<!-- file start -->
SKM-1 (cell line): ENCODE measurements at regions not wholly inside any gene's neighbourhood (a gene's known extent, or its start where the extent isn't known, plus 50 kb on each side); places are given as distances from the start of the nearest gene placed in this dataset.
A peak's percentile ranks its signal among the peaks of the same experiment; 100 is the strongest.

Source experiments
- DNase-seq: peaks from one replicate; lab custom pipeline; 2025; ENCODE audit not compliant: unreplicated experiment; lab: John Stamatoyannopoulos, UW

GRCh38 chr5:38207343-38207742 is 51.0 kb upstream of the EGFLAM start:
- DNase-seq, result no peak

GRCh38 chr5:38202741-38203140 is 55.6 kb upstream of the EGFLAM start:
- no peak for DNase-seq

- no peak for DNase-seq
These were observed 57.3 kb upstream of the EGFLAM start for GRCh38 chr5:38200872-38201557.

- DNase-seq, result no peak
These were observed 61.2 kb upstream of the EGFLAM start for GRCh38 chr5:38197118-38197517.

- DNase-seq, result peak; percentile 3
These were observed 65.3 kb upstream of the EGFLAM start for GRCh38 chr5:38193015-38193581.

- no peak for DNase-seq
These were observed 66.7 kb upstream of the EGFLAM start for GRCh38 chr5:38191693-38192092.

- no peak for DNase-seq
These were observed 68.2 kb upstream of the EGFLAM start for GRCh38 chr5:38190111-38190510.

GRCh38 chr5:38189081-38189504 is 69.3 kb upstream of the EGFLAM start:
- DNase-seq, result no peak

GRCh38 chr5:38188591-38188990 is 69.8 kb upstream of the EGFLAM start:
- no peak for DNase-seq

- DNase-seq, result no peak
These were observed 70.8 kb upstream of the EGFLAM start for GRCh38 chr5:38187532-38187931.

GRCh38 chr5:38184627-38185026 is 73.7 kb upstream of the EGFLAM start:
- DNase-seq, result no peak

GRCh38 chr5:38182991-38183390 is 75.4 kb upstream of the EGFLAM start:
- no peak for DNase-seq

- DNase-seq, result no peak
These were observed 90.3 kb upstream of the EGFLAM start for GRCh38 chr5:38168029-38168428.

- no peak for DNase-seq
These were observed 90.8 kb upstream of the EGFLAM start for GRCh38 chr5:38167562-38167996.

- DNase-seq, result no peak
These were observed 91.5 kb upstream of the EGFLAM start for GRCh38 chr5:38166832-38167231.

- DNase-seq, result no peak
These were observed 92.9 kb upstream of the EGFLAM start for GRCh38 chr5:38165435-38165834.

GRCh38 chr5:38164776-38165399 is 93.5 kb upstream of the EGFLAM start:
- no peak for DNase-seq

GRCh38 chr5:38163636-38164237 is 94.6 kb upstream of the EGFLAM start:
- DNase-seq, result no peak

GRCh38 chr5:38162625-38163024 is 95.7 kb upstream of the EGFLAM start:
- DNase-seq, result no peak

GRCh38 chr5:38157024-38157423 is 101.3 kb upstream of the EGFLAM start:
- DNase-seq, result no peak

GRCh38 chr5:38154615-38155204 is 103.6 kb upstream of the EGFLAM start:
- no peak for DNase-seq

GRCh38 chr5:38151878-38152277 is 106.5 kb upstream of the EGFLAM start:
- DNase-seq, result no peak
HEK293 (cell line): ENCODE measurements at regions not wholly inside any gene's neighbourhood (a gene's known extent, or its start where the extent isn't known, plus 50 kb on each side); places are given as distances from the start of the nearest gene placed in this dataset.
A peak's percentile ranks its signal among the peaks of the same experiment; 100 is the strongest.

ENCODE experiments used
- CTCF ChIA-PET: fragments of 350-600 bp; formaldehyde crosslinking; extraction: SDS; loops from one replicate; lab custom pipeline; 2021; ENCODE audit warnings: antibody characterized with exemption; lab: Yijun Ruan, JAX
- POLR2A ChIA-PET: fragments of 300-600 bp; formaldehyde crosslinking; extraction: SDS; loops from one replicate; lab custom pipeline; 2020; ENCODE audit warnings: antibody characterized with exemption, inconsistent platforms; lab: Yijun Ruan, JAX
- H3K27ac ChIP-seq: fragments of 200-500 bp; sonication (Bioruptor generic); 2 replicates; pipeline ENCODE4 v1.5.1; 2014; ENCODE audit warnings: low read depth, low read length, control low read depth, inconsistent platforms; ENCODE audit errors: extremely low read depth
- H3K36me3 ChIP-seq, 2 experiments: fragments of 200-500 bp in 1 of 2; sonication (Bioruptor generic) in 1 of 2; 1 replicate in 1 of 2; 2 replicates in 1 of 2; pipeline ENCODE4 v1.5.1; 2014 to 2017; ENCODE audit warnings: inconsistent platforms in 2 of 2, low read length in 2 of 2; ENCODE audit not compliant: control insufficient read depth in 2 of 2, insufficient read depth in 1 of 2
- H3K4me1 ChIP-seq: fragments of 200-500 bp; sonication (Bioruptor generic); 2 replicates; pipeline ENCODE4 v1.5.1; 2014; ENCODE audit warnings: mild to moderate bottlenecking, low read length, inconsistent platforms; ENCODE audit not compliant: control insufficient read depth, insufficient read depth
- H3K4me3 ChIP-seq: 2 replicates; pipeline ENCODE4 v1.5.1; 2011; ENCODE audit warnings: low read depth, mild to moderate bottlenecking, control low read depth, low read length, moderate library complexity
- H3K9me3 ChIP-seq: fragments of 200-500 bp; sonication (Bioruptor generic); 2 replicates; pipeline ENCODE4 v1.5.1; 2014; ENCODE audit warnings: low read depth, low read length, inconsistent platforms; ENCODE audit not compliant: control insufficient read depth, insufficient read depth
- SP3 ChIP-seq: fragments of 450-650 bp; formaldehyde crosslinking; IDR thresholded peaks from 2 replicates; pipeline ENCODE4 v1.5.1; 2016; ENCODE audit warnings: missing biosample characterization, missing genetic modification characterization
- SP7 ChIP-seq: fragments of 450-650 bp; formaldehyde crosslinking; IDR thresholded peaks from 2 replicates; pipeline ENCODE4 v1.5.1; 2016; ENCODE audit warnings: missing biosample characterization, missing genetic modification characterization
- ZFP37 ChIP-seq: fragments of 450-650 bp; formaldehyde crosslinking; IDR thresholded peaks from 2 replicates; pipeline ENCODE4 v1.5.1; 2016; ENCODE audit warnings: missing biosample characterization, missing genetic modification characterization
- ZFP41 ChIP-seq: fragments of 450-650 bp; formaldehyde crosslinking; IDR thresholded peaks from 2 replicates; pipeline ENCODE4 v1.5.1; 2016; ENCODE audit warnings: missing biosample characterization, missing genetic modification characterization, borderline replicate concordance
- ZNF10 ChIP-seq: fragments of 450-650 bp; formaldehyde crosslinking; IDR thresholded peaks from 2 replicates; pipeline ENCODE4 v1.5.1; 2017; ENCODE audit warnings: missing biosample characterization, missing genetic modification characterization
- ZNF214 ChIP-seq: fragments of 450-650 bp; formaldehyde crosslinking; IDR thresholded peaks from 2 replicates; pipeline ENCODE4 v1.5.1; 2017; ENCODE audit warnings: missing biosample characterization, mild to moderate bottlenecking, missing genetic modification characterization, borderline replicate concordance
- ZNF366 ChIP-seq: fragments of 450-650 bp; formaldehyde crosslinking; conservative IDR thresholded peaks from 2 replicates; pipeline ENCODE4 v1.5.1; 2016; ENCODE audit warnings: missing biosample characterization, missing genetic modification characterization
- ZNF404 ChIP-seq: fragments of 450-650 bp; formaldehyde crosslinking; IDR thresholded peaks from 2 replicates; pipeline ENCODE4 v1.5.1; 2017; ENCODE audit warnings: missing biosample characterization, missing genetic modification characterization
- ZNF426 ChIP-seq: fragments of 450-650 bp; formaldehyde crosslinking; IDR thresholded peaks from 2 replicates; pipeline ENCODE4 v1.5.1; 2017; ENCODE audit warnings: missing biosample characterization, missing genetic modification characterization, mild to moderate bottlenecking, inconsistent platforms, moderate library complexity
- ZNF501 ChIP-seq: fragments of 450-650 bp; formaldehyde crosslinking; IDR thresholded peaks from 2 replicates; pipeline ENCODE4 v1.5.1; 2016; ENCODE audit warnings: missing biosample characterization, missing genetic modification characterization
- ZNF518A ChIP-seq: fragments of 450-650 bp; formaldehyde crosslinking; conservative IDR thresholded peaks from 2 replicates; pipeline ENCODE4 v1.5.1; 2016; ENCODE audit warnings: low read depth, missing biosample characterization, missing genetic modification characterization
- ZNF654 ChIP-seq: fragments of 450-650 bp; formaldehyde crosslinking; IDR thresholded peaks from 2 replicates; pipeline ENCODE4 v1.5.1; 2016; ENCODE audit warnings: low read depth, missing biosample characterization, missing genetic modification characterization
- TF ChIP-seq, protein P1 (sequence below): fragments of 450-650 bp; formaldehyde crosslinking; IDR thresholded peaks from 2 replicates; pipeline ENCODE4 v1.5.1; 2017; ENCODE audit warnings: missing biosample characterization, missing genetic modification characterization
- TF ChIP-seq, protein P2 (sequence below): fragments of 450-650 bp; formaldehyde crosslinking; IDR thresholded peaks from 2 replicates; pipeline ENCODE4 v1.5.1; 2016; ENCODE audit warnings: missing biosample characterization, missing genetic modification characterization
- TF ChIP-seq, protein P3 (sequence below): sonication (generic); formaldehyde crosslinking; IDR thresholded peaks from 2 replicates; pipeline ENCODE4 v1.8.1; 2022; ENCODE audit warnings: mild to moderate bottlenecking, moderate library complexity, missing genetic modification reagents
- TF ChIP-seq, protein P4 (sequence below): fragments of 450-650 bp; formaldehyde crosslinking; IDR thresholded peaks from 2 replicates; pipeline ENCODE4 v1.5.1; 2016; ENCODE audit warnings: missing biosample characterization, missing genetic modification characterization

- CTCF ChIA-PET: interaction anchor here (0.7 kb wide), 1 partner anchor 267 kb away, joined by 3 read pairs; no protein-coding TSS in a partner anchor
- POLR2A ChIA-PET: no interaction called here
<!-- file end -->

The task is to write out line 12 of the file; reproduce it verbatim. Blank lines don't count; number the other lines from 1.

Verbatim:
These were observed 61.2 kb upstream of the EGFLAM start for GRCh38 chr5:38197118-38197517.